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Ms. Johnie Gieger from Alabama, Usa

"Charmaine - We have wonderful memories of Malta, thanks to you and your enthusiasm and knowledge of your country. The trip could not have been better. and I think Henry saw everything he had on his list! Thanks for taking good care of us."

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About Malta

Your Malta Guide - About Malta

The Maltese Archipelago enjoys a geographical position which proved strategic to many powers during the course of history. It is situated in the middle of the Mediterranean Sea, perched between two continents: Europe and Africa. There are other small islands scattered around this area. Malta's uniqueness lies in the fact that it is endowed with a beautiful natural harbour which could provide the required shelter to any sea-craft belonging to mercantile or belligerent nations.

Evidence of our past goes back to prehistoric times. The megalithic temples we discovered are some of the oldest standing structures in the world, important not only to our story but also to the history of mankind in general. They are so important that they have been classified as World Heritage Sites by UNESCO.

The Maltese can boast of a chequered History which has moulded them into a unique nation. The arrival of the Phoenicians to Malta in c. 800 B.C. introduced a peaceful domination of the Island by these great businessmen of the time. The Maltese Islands were consequently conquered by the strongest powers in the Mediterranean: the Romans, the Byzantines, the Arabs, the Normans, the Angevins, the Swabians, and the Aragonese. Then in 1530 the islands were handed over to the Knights of the Order of St. John, the French conquered the island in 1798 and Malta became a British colony in 1814.

The twentieth century provided the keys by which this small nation could ultimately decide for itself. Independence from Britain in 1964 meant that the Maltese had finally succeeded in defeating the colonial belief that others could decide their future. Malta became a republic in 1974, severed all military ties with Britain in 1979, and on 1st May 2004 became a full member of the European Union.

Seven thousand years of history can be explored on our Island - providing a summary of Mediterranean and European history. The conquerors left their mark on our language, agriculture, architecture, culture, views, and identity. Walk through our streets enjoying medieval surroundings provided by siculo-Norman buildings; the lavish baroque of early modern times; the neo-classical and the neo-gothic of the nineteenth century; and the modern twentieth century plus the unique local farmhouses the features of which are again being used in modern Maltese houses. Therefore enrich your experience when visiting our Island. Visit the historical sites and discover our heritage.

Good to Know Facts

Your Malta Guide - Good to Know Facts

Situation : 93km south of Sicily and around 300 km north and east from North African Coast.

Area : Malta 320 sq km ; Gozo 67 sq km ; Comino 2.5 sq km

Capital : Valletta

Population : 400,000 Time Zone : GM + 1 hour. From 31 March till the end of October, clocks are a further hour ahead of GMT.

Electricity : 220/240 volt and 110 for shavers.

International dialling code : 00 356

Climate : The climate of Malta has been the nation's fortune. Even in winter the temperature rarely drops below 12 deg Celsius (54 deg F). Snows or frosts are unknown and rain is likely to fall only between November and February. During the summer months it can top 43 deg C (109 deg F), although 30 deg C is more than usual.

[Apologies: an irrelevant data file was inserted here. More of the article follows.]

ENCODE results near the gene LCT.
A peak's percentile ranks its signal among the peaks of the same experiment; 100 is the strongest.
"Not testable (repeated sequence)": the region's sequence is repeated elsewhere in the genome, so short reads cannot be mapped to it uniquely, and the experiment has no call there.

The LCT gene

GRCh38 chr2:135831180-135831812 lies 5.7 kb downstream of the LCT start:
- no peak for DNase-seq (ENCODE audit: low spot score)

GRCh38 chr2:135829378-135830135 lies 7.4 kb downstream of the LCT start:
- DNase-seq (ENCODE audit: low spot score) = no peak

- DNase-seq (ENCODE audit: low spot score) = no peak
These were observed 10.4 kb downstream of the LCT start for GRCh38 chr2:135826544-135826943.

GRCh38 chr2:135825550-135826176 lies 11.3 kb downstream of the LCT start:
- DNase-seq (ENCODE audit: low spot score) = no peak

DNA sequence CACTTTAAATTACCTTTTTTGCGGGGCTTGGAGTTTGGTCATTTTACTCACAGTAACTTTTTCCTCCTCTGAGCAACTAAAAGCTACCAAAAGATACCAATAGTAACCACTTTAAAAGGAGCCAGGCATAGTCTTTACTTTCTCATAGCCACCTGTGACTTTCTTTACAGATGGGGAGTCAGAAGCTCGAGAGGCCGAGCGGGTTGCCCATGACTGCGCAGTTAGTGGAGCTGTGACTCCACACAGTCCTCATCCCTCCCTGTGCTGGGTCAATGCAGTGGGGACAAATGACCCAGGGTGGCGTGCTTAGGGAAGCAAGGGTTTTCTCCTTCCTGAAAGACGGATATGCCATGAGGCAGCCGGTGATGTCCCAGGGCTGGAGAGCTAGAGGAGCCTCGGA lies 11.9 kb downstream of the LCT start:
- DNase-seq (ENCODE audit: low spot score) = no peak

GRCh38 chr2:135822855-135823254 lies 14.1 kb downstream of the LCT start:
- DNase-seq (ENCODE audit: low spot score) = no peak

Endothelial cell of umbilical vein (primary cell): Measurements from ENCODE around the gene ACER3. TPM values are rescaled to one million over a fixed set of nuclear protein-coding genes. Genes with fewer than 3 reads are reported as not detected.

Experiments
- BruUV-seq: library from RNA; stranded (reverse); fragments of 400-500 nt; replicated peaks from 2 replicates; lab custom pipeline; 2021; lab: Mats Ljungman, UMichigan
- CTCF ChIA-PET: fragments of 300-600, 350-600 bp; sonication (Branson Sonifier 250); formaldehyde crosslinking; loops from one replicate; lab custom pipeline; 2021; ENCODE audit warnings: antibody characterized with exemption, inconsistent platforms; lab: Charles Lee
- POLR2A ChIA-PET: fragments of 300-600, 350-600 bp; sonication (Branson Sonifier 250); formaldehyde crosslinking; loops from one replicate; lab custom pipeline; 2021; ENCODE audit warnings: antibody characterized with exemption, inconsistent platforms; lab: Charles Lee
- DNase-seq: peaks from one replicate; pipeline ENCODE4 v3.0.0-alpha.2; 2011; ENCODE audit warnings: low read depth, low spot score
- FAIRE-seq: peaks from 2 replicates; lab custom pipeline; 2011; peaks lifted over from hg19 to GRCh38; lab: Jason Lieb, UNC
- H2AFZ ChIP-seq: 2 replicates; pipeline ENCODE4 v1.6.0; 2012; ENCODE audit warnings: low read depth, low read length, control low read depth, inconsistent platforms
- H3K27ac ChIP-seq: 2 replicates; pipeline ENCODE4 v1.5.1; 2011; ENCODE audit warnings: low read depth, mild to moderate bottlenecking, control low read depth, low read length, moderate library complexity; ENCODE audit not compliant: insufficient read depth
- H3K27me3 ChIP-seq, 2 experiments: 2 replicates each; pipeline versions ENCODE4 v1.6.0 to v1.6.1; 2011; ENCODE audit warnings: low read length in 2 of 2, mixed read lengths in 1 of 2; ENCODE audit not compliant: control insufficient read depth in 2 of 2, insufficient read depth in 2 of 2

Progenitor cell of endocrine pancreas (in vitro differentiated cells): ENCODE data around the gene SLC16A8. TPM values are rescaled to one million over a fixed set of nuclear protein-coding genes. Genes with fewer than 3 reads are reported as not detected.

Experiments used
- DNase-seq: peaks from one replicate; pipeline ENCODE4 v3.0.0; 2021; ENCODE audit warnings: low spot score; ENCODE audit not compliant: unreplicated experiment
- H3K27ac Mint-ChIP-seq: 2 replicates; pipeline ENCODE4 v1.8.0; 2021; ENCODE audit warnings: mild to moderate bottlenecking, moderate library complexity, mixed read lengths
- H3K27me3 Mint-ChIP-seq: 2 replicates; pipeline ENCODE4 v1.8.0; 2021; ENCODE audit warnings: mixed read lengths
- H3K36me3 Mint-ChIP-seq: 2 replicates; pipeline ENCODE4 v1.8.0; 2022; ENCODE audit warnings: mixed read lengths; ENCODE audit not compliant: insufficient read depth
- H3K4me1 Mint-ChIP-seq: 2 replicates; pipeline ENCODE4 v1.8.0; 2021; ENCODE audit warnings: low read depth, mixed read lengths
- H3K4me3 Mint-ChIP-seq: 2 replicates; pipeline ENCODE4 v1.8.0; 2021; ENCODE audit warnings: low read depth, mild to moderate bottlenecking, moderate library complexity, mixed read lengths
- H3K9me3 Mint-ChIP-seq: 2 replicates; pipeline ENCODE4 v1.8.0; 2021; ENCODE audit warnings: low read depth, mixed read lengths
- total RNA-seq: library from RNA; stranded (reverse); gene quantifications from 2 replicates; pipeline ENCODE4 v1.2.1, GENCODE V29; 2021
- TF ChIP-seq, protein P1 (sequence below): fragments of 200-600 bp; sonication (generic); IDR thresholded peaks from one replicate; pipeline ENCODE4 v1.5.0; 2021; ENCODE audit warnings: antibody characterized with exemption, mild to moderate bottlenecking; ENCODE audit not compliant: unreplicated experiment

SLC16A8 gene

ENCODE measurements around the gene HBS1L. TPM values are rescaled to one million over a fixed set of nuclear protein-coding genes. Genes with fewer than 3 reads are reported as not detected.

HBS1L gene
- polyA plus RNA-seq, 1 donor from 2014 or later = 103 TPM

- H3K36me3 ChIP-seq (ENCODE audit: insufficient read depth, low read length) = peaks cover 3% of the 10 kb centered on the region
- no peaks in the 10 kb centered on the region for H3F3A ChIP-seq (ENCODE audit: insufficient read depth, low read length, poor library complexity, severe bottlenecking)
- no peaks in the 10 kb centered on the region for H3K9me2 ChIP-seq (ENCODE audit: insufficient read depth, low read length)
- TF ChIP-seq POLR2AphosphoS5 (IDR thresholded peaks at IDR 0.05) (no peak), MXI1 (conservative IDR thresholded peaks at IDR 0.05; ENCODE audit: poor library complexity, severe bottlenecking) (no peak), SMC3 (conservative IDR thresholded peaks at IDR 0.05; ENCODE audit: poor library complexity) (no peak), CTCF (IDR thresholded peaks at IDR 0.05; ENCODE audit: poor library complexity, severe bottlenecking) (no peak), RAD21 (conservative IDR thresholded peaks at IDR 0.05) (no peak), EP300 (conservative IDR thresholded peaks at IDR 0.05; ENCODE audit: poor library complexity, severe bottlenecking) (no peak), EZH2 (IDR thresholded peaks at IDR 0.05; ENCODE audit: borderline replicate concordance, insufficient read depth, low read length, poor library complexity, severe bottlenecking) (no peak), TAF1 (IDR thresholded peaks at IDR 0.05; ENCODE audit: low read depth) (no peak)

Language : Languages do resemble the people who use them and, in a way, the history of the various military occupations which the islands endured throughout the centuries is reflected in the language of the inhabitants. The Maltese language grew from Semitic roots and flourished with hundreds of words borrowed from nearby Sicily. Il-Malti is a unique Semitic tongue woven from linguistic threads of those who come in peace or in war; the Phoenicians, Arabs, Italians, Spanish, French, and latterly the English have all corrupted and influenced spoken Malti . The result is a cultural mix. Getting around the islands is not a problem. The Maltese are talented linguists. Nearly all Maltese speak English, and many speak Italian.

Religion : Religion must have played an integral part in the lives of the Maltese since prehistoric times. The vast array of temples which have been discovered in Malta and Gozo bear witness to the zeal with which the Maltese revered their deities. All this changed in 60 AD with the arrival of St Paul, shipwrecked on the rocky shores on his way to Rome, proved to be one of the most important landmarks in the history of Malta. Thereafter Christianity continued to flourish until it was interrupted during the 200 years of Arab domination. After the arrival of the Norman Count Roger the Maltese were once again free to practice their religion. Christianity continued to flourish especially during the rule of the Order of St John when most of the baroque churches were built and adorned. The official religion of Malta is Roman Catholic but one also finds Protestant and churches of other Christian denominations. A Mosque also caters for the spiritual needs of Muslims. Church Services held by various denominations : Roman Catholic - services in different languages In Italian - Valetta Santa Caterina d'Italia In German - Valletta Santa Barbara In French - Valletta Santa Barbara In Greek - Valletta Our Lady of Damascus Anglican (Diocese of Gibraltar in Europe) Valletta : St Paul's Anglican Pro Cathedral Sliema : Holy Trinity Church Gozo : Anglican service at the Seminary, Victoria Church of Scotland, Methodist and Free Churches Valletta : St Andrew's Scots Church Greek Orthodox Valletta : Church of St George Islamic Centre Paola : The Mosque Jewish Community Temporarily in different localities Protestant Church of Germany Valletta : St Andrew's Scots Church Health Malta enjoys a well-earned reputation for its health standards.